Additionally, as they want to use it in a tidal area, they affix it to a large float, and then so long as it is baited, it can be left alone.

I thought that sounds like it might be quite interesting! First I’ll need a large plastic bucket with the base cut out… Luckily, the sea provides us with plenty of rubbish, including a large plastic bucket with the base cut out. How convenient.

I fixed some L-shaped brackets, to hold an off-cut of corrugated plastic sheeting in place, then cut a hole in that for the camera to sit, so the whole thing looks like this:

Not very hi-tec! I drilled a few small entrance holes, put it out in the yard and baited it, along with the second camera trap pointed at it to see if anything shows interest but doesn’t go inside.

I’ll have a check of it after a few days. I’ve just put it in the yard here rather than out on the reserve already because I believe as it is, it won’t focus on something as near, and the infra-red flash will be far too bright! They’re designed to take pictures up to about 14m away. But it would be good to get a feel for how it works to start off with.

White Curlew

I’ve started wardening a Nature Reserve on the Cumbrian Coast, which is very exciting. Until moth season starts up again I’ll just have to bore you with pictures of scenery and birds and stuff.

There’s plenty of wintering birds here, oystercatcher, redshank, curlew, dunlin, sanderling, turnstone and grey plover, mostly. I had heard rumour of a leucistic curlew that had been seen for a few years now. Leucistic is when the bird doesn’t have a dark pigmentation, not albino as there might still be some colour, but pale. I found an actual photograph of one in a drawer (along with thousands of other, undated, unlabeled photographs), so set out on a mission to find what I decided was now called Luke. Moby Luke, because it was white, I kept searching for it and wasn’t sure it even existed.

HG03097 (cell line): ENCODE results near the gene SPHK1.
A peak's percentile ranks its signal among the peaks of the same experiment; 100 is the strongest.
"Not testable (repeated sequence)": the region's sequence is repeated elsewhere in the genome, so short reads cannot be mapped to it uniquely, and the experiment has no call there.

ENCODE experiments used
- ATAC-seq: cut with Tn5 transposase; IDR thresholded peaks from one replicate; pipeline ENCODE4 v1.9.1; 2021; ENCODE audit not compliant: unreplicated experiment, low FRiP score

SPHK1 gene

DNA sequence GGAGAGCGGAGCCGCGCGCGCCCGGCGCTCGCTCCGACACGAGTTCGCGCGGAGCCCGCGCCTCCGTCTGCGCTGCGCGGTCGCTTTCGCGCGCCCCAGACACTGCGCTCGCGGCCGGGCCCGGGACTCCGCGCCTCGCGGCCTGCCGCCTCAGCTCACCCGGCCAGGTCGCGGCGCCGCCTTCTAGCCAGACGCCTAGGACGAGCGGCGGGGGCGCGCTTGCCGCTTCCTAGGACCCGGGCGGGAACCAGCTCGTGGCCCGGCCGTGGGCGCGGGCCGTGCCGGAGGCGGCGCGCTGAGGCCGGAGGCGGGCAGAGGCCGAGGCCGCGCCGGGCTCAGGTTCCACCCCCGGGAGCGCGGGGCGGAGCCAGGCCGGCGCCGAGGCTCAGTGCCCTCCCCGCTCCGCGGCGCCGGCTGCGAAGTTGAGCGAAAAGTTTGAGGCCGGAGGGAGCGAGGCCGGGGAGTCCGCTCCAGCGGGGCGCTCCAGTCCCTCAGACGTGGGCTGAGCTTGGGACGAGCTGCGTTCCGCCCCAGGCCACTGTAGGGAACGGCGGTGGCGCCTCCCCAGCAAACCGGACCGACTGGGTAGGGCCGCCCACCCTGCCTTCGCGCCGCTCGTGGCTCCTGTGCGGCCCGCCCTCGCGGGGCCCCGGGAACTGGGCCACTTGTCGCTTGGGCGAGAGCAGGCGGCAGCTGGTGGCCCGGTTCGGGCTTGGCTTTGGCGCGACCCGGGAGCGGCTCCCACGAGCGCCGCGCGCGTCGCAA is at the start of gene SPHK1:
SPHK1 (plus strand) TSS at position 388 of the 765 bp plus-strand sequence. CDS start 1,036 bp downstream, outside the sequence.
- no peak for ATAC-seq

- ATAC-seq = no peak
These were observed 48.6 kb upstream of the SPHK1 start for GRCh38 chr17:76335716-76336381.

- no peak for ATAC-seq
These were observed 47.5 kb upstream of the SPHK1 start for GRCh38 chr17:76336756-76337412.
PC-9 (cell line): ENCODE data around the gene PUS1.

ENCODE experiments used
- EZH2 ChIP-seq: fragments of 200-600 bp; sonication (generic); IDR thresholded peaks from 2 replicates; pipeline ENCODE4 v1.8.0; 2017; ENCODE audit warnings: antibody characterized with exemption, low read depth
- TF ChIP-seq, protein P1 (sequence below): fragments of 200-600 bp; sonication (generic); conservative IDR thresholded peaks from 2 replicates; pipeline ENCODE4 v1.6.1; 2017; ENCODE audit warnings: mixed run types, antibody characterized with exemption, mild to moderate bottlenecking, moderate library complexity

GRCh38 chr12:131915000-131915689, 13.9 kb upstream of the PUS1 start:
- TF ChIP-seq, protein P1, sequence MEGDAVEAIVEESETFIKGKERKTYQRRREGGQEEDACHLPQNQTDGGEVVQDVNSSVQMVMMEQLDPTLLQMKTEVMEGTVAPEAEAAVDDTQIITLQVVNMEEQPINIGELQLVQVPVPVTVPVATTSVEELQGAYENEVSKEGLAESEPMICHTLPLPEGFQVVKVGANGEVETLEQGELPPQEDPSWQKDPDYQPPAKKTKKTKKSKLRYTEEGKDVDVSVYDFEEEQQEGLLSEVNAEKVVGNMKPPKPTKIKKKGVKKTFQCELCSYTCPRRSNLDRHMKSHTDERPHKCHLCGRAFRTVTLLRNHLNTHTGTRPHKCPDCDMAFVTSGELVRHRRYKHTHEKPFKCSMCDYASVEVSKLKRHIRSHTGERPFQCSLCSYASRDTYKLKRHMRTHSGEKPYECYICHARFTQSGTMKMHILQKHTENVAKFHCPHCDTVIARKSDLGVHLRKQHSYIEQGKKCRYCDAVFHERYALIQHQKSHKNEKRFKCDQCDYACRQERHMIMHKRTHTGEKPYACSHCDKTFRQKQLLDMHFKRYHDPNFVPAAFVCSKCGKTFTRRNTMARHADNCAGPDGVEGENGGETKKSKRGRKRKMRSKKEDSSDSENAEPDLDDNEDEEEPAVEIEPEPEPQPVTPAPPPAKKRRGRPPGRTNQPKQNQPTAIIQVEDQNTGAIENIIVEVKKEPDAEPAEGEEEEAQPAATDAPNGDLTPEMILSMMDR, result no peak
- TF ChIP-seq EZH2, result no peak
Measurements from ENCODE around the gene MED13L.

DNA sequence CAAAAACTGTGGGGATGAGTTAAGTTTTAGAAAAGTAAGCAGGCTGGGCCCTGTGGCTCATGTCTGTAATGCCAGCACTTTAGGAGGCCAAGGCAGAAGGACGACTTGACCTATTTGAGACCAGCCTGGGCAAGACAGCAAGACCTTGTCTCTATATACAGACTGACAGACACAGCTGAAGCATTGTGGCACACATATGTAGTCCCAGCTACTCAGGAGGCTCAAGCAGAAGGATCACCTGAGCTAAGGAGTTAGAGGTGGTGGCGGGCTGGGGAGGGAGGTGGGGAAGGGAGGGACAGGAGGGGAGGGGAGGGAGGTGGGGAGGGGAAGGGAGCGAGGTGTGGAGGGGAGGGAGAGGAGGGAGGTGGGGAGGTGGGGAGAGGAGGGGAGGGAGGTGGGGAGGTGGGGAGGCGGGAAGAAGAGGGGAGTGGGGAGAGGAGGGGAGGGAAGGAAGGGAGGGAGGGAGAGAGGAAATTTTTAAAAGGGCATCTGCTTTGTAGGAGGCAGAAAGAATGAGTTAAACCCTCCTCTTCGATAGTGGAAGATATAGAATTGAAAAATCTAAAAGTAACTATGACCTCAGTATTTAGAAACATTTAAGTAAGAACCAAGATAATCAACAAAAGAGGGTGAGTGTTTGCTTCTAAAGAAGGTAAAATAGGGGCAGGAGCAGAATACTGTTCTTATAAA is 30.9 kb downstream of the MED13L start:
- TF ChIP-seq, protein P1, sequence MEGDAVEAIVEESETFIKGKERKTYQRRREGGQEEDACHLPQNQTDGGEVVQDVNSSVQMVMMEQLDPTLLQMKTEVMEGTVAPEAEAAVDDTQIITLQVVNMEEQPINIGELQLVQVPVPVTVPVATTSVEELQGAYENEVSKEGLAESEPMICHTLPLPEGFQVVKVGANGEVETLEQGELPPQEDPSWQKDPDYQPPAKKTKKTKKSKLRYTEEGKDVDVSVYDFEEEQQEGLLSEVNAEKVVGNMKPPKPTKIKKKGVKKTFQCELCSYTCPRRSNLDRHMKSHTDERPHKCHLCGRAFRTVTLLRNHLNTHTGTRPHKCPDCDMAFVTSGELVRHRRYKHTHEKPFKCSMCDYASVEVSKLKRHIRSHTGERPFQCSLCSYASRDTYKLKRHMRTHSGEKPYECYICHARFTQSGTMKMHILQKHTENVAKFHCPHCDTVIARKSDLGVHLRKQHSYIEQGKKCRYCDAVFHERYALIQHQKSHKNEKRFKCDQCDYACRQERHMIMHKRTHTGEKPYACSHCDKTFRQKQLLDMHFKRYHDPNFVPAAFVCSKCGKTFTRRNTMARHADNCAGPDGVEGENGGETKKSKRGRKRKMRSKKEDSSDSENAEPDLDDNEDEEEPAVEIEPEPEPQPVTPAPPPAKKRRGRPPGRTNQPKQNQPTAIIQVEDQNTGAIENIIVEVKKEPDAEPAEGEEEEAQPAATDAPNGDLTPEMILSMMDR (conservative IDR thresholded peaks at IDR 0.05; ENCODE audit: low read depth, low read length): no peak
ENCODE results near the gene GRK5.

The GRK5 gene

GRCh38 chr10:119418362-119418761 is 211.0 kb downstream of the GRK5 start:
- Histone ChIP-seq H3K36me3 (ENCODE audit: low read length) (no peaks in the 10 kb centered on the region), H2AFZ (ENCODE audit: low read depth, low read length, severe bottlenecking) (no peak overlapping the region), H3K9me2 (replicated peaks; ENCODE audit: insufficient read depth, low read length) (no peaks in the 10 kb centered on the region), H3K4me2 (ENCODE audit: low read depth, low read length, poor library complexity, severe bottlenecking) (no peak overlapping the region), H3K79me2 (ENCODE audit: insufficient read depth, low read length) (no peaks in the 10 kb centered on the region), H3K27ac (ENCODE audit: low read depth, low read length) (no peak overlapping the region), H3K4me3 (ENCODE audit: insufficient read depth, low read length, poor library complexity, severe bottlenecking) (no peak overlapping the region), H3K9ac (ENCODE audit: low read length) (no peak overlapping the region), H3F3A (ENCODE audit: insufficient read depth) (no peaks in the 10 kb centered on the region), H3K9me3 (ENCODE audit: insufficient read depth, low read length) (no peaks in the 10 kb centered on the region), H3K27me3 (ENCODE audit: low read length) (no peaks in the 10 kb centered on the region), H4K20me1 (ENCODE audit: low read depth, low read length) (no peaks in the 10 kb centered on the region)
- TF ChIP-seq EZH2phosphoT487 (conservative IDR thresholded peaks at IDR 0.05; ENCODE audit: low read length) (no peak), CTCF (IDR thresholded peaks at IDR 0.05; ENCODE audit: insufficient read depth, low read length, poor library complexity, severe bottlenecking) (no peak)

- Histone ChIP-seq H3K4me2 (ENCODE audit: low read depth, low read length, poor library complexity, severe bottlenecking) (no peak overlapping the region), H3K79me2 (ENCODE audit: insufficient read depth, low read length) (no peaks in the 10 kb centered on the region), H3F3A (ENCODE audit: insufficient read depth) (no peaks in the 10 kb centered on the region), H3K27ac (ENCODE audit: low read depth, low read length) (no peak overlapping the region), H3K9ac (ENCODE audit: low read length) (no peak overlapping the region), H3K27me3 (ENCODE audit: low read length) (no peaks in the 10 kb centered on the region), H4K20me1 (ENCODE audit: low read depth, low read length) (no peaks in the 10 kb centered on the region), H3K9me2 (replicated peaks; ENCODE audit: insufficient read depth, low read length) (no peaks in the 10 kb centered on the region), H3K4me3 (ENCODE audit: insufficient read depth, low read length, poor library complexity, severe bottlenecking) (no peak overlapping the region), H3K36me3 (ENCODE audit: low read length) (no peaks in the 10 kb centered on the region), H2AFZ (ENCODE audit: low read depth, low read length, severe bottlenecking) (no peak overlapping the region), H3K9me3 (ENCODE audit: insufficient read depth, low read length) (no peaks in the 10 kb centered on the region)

I spotted it a few times, way out on the flats, hanging with some little egrets. After a few weeks, this was the best picture I’d managed of it:


Amazing.

On Friday evening, I set off to work’s Christmas Lunch as the tide was coming in and – wow! there was Moby Luke right by the track. I did a 5-point turn and sped back to get my camera, resulting in these great pictures:

 

Next week I’ll compare it to the old photo and see if it’s the same bird.

Also: how great are Curlew bills?

Moths &c

It was a muggy, warm night last night and this morning, so I was hoping to get something other than November moths in the 150w Robinson trap I put out before bed last night.

Well I did!

Two lovely Feathered thorn, Colotois pennaria, in the trap this morning, alongside a dozen or so November Moths (another aggregate species, could be one of four species but IDing is difficult without dissection!), this red-green carpet:

and… two of these wonderful Hawthorn shieldbugs, Acanthosoma haemorrhoidale:

an Orange ladybird:

Orange ladybirds were, until 1987, used as indicator species of ancient woodland. Then the ladybirds discovered sycamore, and more recently Ash, trees, and their numbers are increasing.